Climate-smart ideas showcased at Ideabuzz 2022
Commemorating 50 years of partnership with Bangladesh, the World Bank recently organised "Ideabuzz Championship", a youth competition for university students. During the competition, these students were asked to come up with inventive solutions to climate change.
The competition called for entries to answer the question: "How can Bangladesh achieve climate-smart growth benefiting all?", and saw an overwhelming response with submissions from 137 teams consisting of 400 students from around 30 universities across Bangladesh. The winning solutions varied from increasing agricultural output to harnessing the Internet of Things (IoT) for climate-smart growth, developing drone structures, and repurposing waste water for irrigation.
The champions, Team CO2 Killers, consisted of Irina Anjum Pranti, Sumaieta Tasnim and Mohammad Ehsanul Haque, from Islamic University of Technology. Their solution focussed on the development of a smart agriculture system in which, after testing and analysing cultivable soil, an app named Agrisheba will notify farmers of soil status and other key factors in order to boost crop yield. It is a smart monitoring system based on the Internet of Things (IoT) that assures the optimal use of agricultural resources such as water, fertilisers, and herbicide to help the soil become more climate resilient. This will also reduce greenhouse gas emissions, water wastage, excessive fertiliser use, crop production expenses, while boosting agricultural efficiency.
"In order to make Agrisheba more useful to our farmers, we would be putting up a comprehensive strategy that includes the necessary technical support, government funding, and research facilitation. To combat climate change, Agrisheba can turn conventional agriculture into resilient and sustainable precision farming," explained Ehsanul, a member of winning team.
"Farmers who are most vulnerable to climate change, lie at the heart of our solution. Furthermore, we would be educating children and youth in rural areas about climate smart farming in order to create meaningful change," he noted.
This winning team is expected to pitch their idea at the World Bank Headquarters in early 2023.
The Samaritans became the first runners up. This team comprised of Rafi Bin Dastagir, Syed Tawsif Islam and Mishfaqur Rahman, from Bangladesh University of Engineering and Technology (BUET). The underlying theme of their solution was to create a sustainable form of healthcare facility that provides instantaneous emergency treatment to patients after and even during natural disasters caused by climate change.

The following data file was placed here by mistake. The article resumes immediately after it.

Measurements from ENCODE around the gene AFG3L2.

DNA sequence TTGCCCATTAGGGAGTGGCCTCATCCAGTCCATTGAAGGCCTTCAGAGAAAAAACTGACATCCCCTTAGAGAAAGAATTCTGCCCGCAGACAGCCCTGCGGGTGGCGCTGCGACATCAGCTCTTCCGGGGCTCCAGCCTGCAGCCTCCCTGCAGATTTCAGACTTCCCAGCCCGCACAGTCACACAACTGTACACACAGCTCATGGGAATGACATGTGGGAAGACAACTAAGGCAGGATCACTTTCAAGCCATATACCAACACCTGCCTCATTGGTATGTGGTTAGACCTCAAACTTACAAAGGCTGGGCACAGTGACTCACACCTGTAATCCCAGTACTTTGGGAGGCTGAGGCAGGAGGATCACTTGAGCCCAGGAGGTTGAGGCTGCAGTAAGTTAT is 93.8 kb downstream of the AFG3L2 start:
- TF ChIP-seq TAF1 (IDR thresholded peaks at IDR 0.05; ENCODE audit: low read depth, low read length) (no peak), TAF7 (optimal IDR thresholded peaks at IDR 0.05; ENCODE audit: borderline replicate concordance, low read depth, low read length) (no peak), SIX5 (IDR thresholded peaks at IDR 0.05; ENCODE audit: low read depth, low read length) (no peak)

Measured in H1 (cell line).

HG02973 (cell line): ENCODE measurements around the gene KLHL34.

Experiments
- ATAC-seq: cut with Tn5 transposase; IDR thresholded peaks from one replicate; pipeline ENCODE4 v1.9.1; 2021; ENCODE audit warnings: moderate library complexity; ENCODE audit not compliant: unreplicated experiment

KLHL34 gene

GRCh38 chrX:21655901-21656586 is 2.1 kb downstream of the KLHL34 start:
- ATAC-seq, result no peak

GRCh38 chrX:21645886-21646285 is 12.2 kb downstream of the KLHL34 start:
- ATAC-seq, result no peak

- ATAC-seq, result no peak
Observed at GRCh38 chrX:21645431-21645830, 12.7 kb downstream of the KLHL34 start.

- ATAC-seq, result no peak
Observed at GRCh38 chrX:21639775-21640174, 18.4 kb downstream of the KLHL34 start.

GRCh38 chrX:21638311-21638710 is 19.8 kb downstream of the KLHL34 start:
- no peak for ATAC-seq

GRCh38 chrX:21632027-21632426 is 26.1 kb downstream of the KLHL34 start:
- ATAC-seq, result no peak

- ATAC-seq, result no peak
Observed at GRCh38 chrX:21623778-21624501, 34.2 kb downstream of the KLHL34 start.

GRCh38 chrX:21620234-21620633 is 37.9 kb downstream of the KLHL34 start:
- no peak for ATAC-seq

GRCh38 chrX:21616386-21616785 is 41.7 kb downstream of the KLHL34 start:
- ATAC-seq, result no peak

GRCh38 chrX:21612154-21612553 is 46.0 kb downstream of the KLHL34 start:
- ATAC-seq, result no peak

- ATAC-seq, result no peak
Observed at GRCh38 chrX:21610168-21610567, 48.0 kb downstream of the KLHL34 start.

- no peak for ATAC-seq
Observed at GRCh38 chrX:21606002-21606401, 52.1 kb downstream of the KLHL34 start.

"Our idea, Tatkhonik, was to couple medical boats with autonomous drones that could plan the fastest path towards the patients calling for help avoiding obstacles. The drones would be further equipped with our heat signature detection system to identify stranded individuals requiring immediate help," Rafi explained.
"We planned to boost the accessibility of healthcare among estranged communities. Through Tatkhonik, our goal is to cut down the time it takes for the rescue team to reach the people in need because during emergencies, a minute can be a difference between life and death," Tawsif added.
Finally, Team Go Grey, consisting of Bushra Shakil, Faiyaz Uddin Ayeshik and Justita Musrat from the Institute of Business Administration (IBA), University of Dhaka, ended their journey as the second runners up. Their climate-smart idea involved segregating the water used during ablution in mosques around the country and channelling it for farmland irrigation. Such reuse of water will not only ensure more resources for stakeholders like farmers but also a source of revenue for these mosques who currently solely rely on donations.
"A lot is being done about waste management – starting with segregating different types of waste right where it is created. We decided to replicate the same model to manage, segregate and reuse water," Bushra explained.
"In this case, irrigation canals needed to be dug to create a passage for water to flow from the mosques to the farmland with minor changes in the existing pipeline of the mosque," Faiyaz said.
The participants described their overall experience to be amazing. "We got to know a lot more about the tangible implications of climate change throughout the research and development of our solutions. We are happy to have been even a small part of such much needed change," Justita concluded.